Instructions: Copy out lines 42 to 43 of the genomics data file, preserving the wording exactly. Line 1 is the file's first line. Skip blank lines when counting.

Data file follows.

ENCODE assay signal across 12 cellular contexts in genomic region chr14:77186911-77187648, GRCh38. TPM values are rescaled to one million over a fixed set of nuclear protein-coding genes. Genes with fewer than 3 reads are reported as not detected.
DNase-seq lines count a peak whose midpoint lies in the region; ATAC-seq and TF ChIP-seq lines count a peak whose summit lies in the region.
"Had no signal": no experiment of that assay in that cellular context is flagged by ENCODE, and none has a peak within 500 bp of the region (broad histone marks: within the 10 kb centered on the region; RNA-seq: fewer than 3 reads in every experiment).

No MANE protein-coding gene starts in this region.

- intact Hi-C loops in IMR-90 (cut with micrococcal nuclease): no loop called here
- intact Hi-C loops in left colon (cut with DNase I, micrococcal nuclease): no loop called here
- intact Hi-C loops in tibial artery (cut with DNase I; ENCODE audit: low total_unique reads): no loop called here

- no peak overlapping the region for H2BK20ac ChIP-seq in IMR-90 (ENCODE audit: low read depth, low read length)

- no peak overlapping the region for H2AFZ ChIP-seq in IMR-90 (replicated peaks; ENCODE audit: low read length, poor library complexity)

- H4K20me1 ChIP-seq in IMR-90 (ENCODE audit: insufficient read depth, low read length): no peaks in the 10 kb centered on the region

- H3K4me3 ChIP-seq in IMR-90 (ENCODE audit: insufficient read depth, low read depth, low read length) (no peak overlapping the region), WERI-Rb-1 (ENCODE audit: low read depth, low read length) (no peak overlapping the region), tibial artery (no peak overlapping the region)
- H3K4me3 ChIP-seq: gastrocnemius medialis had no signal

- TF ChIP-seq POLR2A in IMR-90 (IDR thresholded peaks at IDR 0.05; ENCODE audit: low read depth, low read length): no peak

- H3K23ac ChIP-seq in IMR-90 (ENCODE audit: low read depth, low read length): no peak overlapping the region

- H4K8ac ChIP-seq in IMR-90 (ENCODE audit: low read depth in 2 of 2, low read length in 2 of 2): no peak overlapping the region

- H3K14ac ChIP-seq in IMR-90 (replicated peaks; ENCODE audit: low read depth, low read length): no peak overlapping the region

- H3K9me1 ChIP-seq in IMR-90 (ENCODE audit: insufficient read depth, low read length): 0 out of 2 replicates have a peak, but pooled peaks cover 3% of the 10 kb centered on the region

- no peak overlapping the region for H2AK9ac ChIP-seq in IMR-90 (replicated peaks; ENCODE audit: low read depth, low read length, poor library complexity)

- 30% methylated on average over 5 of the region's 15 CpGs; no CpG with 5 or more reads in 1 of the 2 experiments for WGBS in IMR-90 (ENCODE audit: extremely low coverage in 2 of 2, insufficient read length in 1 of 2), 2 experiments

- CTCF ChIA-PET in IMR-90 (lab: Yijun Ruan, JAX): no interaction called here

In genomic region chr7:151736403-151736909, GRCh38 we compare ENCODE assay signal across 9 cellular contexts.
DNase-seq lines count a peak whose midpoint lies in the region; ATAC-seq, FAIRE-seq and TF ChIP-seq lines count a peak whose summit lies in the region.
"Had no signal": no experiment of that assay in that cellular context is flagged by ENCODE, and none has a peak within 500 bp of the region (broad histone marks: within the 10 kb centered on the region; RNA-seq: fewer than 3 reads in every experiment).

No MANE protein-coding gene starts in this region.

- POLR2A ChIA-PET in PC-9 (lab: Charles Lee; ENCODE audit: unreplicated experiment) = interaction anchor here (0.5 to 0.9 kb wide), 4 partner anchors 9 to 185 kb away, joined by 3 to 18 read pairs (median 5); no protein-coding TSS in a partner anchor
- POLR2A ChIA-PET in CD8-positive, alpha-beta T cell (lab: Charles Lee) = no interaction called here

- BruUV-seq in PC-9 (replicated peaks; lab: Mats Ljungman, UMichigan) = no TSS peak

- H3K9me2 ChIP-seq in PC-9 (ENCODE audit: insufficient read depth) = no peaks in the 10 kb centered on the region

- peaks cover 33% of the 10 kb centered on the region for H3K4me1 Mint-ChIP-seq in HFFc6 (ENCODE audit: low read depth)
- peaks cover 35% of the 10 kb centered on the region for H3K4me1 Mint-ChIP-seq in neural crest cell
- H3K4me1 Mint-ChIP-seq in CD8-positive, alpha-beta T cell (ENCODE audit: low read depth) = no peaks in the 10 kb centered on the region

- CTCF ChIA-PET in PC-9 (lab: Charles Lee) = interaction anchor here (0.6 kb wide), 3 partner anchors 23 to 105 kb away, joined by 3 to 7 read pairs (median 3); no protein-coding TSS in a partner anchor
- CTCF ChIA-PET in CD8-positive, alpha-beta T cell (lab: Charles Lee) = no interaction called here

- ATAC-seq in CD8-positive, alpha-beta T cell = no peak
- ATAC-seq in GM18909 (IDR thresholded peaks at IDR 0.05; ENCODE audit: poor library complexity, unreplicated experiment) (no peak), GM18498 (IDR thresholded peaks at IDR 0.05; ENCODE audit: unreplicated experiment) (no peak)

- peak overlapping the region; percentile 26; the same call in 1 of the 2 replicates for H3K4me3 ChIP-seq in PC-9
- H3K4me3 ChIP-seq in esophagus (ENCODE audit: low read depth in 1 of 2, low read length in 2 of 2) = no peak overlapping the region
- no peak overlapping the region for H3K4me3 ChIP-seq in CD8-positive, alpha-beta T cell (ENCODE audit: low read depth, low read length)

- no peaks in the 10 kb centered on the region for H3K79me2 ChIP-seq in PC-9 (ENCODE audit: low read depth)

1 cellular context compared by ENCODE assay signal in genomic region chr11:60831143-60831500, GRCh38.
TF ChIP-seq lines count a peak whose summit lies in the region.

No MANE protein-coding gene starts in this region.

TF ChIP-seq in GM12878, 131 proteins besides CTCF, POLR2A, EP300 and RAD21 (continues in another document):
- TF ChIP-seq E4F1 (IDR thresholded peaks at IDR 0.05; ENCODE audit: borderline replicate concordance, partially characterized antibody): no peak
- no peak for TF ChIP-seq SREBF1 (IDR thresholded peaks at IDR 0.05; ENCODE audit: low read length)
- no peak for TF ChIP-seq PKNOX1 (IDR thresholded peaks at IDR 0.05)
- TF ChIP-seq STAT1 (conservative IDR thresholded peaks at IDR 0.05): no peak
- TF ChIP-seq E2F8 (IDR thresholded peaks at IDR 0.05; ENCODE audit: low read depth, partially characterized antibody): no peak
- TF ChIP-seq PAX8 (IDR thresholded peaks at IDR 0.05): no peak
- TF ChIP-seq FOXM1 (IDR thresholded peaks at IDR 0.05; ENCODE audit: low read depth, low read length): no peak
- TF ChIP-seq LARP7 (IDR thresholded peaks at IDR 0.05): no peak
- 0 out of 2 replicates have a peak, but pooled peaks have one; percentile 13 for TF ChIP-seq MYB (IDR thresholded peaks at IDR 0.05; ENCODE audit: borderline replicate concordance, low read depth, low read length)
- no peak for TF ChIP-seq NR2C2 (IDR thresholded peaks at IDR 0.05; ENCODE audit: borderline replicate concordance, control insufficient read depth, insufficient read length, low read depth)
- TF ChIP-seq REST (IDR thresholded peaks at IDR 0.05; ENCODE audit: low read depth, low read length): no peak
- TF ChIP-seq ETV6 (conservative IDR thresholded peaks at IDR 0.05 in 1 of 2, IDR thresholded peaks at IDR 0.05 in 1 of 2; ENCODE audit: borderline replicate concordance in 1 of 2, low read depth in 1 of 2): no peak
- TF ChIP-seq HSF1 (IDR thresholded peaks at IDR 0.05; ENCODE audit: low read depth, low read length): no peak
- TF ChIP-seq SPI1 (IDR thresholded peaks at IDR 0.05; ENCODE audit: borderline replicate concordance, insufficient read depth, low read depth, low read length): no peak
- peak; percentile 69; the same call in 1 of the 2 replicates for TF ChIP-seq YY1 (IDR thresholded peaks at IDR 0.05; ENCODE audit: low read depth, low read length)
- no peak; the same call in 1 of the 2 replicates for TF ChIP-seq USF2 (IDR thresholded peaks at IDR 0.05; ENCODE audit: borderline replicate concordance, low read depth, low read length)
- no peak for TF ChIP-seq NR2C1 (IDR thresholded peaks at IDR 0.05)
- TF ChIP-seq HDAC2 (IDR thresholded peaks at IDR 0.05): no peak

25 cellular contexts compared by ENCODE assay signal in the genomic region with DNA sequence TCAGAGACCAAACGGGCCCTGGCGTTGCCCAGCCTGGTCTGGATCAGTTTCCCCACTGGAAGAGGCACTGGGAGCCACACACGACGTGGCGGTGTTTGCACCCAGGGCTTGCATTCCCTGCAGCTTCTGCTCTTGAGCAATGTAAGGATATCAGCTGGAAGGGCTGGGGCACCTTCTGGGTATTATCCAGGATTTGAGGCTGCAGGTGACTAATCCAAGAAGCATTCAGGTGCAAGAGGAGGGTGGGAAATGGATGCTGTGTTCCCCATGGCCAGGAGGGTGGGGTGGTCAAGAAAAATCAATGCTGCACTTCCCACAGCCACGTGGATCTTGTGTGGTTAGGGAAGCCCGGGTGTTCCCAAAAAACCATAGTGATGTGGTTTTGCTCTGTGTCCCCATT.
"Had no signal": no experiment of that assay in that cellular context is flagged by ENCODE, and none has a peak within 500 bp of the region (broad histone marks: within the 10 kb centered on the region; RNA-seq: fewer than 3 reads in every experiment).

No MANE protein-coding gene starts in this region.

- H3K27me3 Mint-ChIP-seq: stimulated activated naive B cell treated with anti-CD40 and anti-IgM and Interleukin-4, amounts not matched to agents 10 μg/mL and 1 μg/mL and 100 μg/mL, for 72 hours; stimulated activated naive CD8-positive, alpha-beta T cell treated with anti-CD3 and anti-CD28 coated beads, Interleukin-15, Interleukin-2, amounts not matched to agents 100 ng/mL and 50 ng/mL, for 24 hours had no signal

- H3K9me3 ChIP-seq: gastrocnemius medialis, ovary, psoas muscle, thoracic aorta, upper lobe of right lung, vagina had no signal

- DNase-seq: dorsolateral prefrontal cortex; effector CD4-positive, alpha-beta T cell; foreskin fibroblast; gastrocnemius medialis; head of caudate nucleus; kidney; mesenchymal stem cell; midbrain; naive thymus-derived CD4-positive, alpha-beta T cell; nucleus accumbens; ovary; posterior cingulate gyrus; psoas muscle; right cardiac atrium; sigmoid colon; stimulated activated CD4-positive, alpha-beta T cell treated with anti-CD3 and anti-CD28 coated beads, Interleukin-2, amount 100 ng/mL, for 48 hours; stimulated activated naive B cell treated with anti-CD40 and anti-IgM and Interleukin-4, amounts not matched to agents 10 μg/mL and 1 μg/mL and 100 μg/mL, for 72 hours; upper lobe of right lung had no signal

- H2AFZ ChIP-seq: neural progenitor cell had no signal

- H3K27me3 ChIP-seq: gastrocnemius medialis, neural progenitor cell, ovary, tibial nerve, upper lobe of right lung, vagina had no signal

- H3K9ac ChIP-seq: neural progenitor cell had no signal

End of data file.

No MANE protein-coding gene starts in this region.

TF ChIP-seq in GM12878, 131 proteins besides CTCF, POLR2A, EP300 and RAD21 (continues in another document):